Miss Ona Viktus is one hundred and four, and has lived a mostly uneventful life. When the Boy Scout troop send round an earnest eleven-year-old boy to help her with some chores, they form an unlikely friendship. Obsessed with world records, they embark on a project together and Ona starts to feel like she’s special after all. Until one weekend, his father, Quinn, shows up in his place to finish his good deed for him…
If you’re looking for a whimsical, heart-warming read then I do urge you to pick this up. It’s a little slow to begin with and I had to force myself to keep picking it back up until I reached the halfway point where I began to speed through the rest. The relationship between the boy and Ona is really beautiful, and they are both wonderfully memorable characters with unique little quirks. Not all that much happens really, although you learn the life story of both Ona and Quinn, but it is warm and thought-provoking – about the value of a life, the connections we make and how we can really make an impact. I don’t think I’ll rush to pick this back up again, but it will stick with me for a good while longer.
I am so easily sucked into this little novellas that are starting to pop up everywhere around young adult trilogies. I just always want to know more – and Cruel Crown tells the story of two women who feature prominently in the Red Queen series but who don’t get a chance to tell their own tales. Queen Song tells how Queen Coriane became the first wife of King Tiberias, amongst deadly challenges from her rivals, whilst Steel Scars gives us Farley’s back story as she travels the land to further the Red cause. These were both enjoyable enough stories, but I don’t think they added anything particularly to the overall story arc of the series. Whilst I found Queen Song compelling – who doesn’t love a bit of royal romance and some intrigue – I wanted much more from Steel Scars which I actually found quite dull. If you’re a big fan of the series, you might want to check these out – but if you’re more of a casual observer like me then I’d give it a miss and wait it out until the next instalment!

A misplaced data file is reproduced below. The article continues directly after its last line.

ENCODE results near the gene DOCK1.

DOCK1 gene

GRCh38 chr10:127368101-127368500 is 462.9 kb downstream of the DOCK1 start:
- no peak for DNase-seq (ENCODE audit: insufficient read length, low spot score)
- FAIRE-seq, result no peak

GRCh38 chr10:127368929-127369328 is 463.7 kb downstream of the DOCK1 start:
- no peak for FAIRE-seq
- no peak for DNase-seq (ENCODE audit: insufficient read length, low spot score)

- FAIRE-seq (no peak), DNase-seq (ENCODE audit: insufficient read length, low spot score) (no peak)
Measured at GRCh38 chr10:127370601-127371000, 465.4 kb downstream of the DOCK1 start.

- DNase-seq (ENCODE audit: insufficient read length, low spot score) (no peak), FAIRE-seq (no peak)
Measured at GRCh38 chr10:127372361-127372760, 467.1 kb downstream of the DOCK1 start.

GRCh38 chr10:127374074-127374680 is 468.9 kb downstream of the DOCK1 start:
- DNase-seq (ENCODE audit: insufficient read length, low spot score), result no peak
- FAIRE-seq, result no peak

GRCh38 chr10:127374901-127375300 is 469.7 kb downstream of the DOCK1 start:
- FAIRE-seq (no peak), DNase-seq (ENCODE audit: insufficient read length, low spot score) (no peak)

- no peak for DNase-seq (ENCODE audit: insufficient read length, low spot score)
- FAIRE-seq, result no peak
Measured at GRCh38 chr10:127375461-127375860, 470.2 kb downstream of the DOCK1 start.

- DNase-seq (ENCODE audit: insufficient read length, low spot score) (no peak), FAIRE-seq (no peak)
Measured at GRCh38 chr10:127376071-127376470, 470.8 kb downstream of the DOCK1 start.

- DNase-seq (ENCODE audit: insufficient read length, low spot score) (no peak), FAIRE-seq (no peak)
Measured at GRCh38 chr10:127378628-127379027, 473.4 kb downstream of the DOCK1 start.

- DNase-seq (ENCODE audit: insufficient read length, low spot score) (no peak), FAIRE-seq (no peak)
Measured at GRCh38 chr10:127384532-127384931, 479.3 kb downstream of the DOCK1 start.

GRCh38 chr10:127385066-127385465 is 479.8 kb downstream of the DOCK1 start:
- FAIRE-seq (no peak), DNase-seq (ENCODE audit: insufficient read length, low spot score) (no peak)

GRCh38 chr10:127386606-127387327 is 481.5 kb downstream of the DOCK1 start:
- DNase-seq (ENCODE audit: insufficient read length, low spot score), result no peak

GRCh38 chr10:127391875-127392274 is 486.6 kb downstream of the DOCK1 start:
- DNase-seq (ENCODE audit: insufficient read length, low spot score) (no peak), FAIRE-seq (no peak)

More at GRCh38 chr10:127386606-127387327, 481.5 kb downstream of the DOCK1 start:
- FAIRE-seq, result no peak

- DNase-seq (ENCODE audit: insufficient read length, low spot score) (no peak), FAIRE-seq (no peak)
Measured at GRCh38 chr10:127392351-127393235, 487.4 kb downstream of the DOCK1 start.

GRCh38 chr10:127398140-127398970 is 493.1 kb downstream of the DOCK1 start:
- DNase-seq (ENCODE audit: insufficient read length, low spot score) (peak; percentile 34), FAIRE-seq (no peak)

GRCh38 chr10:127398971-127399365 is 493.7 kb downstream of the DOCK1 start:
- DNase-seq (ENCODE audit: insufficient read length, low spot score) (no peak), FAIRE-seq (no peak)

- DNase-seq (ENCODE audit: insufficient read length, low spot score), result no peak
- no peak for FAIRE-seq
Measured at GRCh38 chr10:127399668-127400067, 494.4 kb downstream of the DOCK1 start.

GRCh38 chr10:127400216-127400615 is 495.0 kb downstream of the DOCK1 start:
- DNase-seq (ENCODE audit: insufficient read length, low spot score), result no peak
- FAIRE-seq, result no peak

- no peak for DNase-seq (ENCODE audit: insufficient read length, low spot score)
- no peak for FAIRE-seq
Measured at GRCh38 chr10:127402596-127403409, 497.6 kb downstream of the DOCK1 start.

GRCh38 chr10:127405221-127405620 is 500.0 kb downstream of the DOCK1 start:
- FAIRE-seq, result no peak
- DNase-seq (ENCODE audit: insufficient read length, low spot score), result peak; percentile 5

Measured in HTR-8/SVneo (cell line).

Elena loves Star Wars, and she’s determined to queue for the new movie despite her mother’s warnings to the contrary. She’s expecting parties to happen and lifelong friendships to form. Instead, there are just three people in the queue (including Elena) and she doesn’t think that either of them understand how she really feels about Star Wars.
I honestly don’t know how Rainbow Rowell does it. She is some sort of magician. Every time, I fall head over heels for her characters and find myself rooting for romance – which is so not my usual style. This is a short novella, published for World Book Day, and is a perfect one day read if you need something to make you feel good about the world again.